mmm ... this hits me where i'm at. i've been thinking much about journey lately, considering my own recent jolts, & where i am now: sitting & waiting, not going much of anywhere. there's hope & expectancy with this waiting, but [argh], it's still waiting.

i took a week off for retreat about a year ago & so much has happened since then. perhaps it's time to look back on those journal entries, those prayers & dialogues with God: to see where i've been & maybe get some clues about where He'd have me go.

4:43 PM  
Blogger L.L. Barkat said...

Heather... oh, of course I've gotta love how you sprinkled in that language (stones on my crossing)! And by all means, do blog about it! Win that retreat for you and spouse.

Sarah... I like that. I guess sometimes we think we know where we're going, but each step has its own unique events that may be surprising. And, yes, you should blog about it too!

Christianne... I think that in most cases I believe we don't have to go anywhere at all to learn what we need to learn. And that is a good thing. Then, for some of us, we need to find ourselves in an unfamiliar place altogether at times. It makes our senses keen. I like the Ford book. A lot of great thoughts. And thanks for the kind words about the artwork; I had fun doing it.

Dianne... do you do local retreats? Is that how you manage them with such frequency? (Maybe you should blog about yours TOO. :)

Mark... yup. True rest is a learned thing, I think. Maybe we begin that learning on a retreat. Or maybe we just find ourselves in a desperate place and we've got to change. Those who don't change, well, life stays hard.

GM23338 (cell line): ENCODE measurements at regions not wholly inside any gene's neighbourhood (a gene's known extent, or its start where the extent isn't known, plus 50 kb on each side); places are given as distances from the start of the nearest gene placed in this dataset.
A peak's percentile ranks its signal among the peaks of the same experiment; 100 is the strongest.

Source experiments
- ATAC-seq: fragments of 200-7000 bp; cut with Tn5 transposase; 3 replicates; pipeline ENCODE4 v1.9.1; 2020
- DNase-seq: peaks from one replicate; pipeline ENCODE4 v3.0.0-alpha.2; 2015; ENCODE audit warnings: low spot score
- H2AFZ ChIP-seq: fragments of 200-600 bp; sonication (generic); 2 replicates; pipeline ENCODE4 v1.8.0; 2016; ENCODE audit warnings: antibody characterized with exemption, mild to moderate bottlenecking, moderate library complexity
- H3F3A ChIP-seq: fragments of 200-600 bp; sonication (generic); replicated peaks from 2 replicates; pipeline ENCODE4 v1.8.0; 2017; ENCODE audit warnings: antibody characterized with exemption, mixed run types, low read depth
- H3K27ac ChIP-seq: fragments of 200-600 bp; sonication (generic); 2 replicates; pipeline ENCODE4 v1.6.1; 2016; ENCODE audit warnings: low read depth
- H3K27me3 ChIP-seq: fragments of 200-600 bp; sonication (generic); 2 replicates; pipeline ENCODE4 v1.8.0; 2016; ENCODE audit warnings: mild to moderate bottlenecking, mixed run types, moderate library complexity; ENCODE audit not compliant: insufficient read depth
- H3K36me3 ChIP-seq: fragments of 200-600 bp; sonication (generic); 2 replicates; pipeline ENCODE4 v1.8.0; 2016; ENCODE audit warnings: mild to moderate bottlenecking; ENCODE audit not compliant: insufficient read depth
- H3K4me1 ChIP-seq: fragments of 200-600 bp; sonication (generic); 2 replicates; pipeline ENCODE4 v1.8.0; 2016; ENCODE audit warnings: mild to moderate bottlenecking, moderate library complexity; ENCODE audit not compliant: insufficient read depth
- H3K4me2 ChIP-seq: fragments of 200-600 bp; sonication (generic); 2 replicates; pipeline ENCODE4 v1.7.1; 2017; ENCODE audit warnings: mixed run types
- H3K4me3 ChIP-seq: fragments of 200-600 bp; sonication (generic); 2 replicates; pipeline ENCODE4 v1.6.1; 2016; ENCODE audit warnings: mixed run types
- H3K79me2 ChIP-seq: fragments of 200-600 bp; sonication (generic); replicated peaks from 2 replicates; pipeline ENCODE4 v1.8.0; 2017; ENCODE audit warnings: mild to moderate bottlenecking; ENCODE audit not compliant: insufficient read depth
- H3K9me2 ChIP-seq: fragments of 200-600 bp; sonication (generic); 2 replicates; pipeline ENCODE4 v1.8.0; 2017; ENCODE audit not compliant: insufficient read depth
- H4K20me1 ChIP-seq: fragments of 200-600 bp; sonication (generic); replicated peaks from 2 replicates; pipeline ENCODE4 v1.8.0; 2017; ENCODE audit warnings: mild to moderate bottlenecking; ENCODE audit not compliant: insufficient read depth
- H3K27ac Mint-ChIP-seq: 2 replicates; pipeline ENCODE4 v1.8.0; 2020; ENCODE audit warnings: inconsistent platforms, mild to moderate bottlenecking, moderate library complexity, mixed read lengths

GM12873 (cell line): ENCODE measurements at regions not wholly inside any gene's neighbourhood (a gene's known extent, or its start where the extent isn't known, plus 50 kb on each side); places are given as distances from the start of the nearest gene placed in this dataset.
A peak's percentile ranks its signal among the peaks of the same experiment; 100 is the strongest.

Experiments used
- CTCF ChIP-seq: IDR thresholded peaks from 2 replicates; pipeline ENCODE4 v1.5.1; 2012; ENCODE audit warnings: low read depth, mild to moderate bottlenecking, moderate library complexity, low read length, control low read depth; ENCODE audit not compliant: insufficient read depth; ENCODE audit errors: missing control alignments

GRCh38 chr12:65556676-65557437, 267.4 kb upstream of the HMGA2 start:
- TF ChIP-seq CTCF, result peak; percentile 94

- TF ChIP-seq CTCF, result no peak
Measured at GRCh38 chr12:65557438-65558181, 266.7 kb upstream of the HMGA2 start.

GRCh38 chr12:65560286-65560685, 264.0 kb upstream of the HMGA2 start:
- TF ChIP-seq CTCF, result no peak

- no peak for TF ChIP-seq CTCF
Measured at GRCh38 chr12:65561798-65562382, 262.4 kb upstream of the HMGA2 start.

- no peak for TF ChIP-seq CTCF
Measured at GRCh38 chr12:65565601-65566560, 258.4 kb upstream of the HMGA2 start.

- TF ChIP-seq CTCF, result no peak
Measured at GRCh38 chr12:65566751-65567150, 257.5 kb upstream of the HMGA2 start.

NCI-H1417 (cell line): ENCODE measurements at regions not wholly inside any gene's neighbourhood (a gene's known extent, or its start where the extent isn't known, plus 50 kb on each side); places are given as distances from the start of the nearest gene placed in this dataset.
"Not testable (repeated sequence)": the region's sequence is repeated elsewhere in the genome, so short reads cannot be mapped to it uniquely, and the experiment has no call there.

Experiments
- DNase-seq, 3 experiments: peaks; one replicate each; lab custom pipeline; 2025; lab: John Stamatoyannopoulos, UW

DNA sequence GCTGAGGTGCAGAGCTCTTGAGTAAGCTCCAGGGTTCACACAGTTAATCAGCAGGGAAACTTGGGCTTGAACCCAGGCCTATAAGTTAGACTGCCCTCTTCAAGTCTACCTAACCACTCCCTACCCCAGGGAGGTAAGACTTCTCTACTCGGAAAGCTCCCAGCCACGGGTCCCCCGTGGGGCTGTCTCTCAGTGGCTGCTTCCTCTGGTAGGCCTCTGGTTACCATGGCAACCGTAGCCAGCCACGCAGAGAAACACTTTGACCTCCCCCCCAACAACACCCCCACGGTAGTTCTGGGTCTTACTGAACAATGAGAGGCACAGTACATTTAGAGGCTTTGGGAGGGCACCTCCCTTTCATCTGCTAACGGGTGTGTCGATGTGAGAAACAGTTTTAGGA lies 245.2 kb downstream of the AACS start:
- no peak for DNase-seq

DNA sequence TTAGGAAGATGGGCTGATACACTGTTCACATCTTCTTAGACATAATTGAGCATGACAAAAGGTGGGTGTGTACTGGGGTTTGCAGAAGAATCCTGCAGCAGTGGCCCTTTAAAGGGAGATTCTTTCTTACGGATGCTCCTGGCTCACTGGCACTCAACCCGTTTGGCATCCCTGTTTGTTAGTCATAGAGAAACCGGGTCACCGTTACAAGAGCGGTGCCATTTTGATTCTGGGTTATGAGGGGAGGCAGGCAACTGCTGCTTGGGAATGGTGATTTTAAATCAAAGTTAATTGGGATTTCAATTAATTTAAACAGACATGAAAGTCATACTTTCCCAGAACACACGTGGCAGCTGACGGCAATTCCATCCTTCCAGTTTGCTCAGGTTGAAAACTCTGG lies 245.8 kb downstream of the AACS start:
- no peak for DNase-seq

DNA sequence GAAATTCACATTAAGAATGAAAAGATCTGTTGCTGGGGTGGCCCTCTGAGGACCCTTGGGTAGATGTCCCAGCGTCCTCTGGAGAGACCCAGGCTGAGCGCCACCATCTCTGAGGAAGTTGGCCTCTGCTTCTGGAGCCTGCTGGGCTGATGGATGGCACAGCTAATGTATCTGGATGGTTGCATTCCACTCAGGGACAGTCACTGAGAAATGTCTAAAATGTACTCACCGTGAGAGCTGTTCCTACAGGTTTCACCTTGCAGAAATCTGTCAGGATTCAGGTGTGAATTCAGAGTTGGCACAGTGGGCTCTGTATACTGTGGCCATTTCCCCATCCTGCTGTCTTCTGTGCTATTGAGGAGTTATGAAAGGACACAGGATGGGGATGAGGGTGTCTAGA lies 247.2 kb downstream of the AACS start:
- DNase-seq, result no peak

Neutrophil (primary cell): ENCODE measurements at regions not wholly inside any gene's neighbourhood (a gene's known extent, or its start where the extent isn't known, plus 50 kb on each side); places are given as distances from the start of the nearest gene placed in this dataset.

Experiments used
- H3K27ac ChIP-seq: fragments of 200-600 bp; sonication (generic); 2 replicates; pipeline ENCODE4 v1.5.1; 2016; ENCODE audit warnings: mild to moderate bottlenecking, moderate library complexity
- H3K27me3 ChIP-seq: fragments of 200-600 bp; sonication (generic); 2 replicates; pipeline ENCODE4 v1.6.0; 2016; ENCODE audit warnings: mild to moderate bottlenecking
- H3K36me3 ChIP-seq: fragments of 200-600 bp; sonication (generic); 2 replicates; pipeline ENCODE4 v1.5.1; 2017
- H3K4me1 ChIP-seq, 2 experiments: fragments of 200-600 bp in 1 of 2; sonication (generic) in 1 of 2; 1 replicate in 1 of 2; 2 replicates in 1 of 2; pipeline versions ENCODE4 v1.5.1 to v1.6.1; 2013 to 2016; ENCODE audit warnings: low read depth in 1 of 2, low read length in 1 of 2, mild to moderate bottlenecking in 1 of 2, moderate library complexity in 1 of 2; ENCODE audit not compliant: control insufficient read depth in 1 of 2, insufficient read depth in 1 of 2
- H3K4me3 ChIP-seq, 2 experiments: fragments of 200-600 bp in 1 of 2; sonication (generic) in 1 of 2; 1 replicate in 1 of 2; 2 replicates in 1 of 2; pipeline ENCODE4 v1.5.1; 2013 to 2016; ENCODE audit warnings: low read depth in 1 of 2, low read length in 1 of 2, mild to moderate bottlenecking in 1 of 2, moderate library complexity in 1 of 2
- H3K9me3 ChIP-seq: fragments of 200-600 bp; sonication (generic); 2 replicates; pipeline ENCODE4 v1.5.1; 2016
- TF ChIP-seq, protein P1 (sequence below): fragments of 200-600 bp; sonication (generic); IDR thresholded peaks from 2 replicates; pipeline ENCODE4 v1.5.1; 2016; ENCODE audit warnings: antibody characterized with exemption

Kirsten... oh, you too! Will you blog about some of that stuff from the journals? You, like everyone else here today, have got me wanting to read about other people's experiences with retreat. :)

9:26 PM  
Anonymous Anonymous said...

Ms. Barkat,
GO! This is so cool.
That's a place I've been. We had to drive down a riverbed to actually get in there.
The largest beautiful memory from that place was waking up in the middle of the night singing a hymn! Loudly!
Of course, that scared some, amused others and certainly inspired me.
Never awoke near midnight before or since singing, and a hymn I can't remember now.
(I think it had something about bringing "forth the royal diadem" in the lyrics).
Sorry if I got excited there, but it helped define my relationship with God.

10:40 PM  
Blogger Michelle Gregory said...

Hmmmm... God rested on the 7th day and tells us to rest. He told his people to take a year of Jubilee. Jesus escaped from the crowds all the time, either into the mountains or to the home of Lazarus. Why do we think we can go through life without a rest? How can we hear what God wants to say if we don't slow down to listen? Why won't we take regular retreat times?